Famously (or infamously), the Roman Ninth Legion is believed to have disappeared around the end of the 1st century AD, a view made popular by Rosemary Sutcliff in her fictionalised account of the story in The Eagle of the Ninth. Simon Elliott tackles this somewhat controversial subject in his latest book, in which he examines the archaeological and historical evidence for the fate of the Ninth, and explores several prominent theories surrounding their alleged disappearance from history, favouring the idea that they disappeared in an unrecorded incident somewhere in Scotland. Occasionally lacking in archaeological evidence to support his arguments, Elliott more than makes up for this in his enthusiasm for the subject. This is an admirable attempt to bring together different elements of the story, and Elliott has a good wade through the myths and stories surrounding its fate. Roman Britain’s Missing Legion is undoubtedly one of those books which courts controversy, and some will happily accept Elliott’s arguments while others will challenge them, but, either way, it is an interesting and entertaining read.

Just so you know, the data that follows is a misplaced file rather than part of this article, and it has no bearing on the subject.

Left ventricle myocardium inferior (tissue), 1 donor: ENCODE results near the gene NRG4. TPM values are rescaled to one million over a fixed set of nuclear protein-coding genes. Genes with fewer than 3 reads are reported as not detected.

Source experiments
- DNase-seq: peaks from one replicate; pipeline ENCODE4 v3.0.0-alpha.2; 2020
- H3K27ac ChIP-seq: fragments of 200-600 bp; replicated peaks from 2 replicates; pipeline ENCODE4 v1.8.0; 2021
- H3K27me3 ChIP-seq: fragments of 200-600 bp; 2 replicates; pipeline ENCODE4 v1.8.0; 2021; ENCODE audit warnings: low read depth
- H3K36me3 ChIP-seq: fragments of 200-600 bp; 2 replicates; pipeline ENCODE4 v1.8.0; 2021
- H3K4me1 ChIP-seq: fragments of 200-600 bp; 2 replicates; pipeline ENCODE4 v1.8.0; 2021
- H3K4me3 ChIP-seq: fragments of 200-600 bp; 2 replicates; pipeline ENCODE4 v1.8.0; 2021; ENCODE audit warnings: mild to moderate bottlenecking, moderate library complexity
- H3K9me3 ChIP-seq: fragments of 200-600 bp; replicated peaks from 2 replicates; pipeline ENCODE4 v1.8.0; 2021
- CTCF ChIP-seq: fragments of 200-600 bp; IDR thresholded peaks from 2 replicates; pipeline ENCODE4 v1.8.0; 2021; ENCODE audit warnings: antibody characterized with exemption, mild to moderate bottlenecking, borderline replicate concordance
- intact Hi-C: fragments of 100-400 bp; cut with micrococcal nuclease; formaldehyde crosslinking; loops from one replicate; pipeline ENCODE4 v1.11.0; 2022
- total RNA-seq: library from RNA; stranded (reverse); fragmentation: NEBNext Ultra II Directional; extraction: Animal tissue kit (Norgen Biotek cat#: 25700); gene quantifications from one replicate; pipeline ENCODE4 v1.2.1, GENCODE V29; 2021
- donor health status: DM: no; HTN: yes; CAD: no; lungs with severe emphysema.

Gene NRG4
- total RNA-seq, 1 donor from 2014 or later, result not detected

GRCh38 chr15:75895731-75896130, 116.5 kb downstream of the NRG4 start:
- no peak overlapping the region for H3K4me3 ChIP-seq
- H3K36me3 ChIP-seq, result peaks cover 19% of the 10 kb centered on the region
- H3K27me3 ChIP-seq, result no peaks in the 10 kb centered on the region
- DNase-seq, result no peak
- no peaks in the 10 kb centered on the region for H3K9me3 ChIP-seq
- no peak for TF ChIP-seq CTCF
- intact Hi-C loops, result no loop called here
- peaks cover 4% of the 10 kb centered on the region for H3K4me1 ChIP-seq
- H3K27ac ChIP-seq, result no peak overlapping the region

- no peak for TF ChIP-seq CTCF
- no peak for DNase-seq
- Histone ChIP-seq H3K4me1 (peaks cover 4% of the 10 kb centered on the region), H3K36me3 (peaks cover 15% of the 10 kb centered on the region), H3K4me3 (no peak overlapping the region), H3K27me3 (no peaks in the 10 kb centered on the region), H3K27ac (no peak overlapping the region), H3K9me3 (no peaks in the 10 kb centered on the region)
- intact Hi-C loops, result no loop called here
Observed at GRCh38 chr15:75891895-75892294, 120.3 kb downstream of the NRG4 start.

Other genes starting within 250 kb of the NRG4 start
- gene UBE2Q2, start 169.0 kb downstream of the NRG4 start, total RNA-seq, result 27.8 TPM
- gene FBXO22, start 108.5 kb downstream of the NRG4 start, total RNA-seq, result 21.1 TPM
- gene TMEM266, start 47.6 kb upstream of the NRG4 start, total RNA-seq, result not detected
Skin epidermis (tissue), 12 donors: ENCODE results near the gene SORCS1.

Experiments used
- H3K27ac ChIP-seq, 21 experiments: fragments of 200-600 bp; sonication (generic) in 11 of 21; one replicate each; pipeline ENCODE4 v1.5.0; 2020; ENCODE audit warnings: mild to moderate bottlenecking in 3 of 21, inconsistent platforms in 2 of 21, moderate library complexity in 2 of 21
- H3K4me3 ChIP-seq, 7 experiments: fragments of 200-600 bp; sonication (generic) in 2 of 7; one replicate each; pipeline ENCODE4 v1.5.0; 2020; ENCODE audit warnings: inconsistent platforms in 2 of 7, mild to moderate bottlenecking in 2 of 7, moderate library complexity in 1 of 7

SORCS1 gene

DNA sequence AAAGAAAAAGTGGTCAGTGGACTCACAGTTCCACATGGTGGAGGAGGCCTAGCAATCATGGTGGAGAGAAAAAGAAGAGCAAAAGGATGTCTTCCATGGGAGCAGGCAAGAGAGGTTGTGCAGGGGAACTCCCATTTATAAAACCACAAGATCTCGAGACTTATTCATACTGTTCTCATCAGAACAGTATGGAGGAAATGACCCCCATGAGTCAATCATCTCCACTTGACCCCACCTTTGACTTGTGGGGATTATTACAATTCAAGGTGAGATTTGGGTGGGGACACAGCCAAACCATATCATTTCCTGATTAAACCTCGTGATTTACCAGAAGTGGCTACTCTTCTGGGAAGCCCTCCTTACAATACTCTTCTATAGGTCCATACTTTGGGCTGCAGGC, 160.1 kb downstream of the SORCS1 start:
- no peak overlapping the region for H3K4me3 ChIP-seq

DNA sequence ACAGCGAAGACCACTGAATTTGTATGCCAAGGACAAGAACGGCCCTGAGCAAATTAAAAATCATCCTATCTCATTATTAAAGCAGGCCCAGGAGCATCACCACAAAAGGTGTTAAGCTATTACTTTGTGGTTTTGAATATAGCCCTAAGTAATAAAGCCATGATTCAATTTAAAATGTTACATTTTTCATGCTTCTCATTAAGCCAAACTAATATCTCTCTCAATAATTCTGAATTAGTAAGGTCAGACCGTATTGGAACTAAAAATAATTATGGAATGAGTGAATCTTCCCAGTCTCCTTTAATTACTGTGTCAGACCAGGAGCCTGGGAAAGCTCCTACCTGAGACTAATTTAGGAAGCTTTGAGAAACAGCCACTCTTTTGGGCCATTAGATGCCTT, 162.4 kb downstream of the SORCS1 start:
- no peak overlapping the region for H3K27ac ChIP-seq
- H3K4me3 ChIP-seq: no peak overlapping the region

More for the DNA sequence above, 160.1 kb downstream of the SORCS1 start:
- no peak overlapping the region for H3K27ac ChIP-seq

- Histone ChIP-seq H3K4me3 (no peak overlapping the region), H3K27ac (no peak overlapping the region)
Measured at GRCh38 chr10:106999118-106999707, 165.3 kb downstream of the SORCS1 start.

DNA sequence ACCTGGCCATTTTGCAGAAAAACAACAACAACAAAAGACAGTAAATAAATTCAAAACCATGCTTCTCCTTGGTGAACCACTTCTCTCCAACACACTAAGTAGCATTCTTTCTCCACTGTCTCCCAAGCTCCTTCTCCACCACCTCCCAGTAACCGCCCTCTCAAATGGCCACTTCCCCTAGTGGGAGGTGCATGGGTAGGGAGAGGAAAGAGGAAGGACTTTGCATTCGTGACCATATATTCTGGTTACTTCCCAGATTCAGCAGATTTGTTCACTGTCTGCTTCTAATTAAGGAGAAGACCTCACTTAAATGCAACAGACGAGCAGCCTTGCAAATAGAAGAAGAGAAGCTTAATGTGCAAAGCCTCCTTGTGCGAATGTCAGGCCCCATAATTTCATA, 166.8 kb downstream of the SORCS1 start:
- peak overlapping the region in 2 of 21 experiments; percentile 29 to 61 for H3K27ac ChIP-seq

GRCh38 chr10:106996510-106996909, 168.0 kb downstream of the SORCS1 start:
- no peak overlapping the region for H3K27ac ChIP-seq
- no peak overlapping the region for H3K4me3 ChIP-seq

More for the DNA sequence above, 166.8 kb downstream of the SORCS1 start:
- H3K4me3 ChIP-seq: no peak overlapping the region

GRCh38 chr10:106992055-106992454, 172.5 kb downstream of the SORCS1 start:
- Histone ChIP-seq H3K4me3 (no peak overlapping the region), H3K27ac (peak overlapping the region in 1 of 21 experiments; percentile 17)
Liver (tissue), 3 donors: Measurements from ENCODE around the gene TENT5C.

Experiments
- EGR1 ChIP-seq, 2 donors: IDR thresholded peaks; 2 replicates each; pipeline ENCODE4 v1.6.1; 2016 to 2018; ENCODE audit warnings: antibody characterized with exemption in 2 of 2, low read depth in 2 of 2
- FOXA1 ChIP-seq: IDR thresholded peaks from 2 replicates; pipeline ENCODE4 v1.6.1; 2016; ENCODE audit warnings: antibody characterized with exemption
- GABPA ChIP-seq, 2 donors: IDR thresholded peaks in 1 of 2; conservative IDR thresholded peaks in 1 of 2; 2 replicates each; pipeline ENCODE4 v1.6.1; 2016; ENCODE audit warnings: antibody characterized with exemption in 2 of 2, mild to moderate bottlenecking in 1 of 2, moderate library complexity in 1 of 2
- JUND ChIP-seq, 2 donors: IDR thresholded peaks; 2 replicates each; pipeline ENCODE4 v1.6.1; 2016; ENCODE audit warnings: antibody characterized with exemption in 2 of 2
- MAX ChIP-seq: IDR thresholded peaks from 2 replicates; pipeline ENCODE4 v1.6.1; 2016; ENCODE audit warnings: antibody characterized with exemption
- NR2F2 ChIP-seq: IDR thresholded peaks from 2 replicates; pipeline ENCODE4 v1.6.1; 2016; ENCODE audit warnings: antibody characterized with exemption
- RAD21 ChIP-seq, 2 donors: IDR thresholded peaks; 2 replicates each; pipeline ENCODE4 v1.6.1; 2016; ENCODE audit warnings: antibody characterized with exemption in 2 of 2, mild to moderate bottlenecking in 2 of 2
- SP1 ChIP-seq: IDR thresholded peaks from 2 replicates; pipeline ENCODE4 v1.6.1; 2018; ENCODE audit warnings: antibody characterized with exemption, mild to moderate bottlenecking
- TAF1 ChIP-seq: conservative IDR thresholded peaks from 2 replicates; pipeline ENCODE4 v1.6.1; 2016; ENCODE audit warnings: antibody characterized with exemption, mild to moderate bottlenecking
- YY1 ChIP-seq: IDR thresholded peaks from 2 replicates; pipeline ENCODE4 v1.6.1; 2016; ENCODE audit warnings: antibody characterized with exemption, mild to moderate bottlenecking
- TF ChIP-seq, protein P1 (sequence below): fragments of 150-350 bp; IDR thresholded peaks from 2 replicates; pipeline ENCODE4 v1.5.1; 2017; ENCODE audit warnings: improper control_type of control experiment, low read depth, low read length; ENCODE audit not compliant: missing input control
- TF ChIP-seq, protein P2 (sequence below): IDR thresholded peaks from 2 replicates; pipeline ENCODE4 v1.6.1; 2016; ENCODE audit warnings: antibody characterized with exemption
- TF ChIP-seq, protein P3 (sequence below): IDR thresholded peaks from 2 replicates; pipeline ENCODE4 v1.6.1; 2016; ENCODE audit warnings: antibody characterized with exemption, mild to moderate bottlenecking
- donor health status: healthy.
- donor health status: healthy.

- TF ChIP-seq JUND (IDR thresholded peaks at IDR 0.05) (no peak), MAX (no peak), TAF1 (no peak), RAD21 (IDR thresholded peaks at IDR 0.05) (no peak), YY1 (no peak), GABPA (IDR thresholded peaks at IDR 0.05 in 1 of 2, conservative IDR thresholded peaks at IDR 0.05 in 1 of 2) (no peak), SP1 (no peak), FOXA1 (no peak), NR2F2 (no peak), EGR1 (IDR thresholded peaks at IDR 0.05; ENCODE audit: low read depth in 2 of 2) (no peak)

Roman Britain’s Missing Legion: What Really Happened to IX Hispana?, Simon Elliott, Pen & Sword, £19.99, ISBN 978-1526765727.
Review by Andrew Tibbs.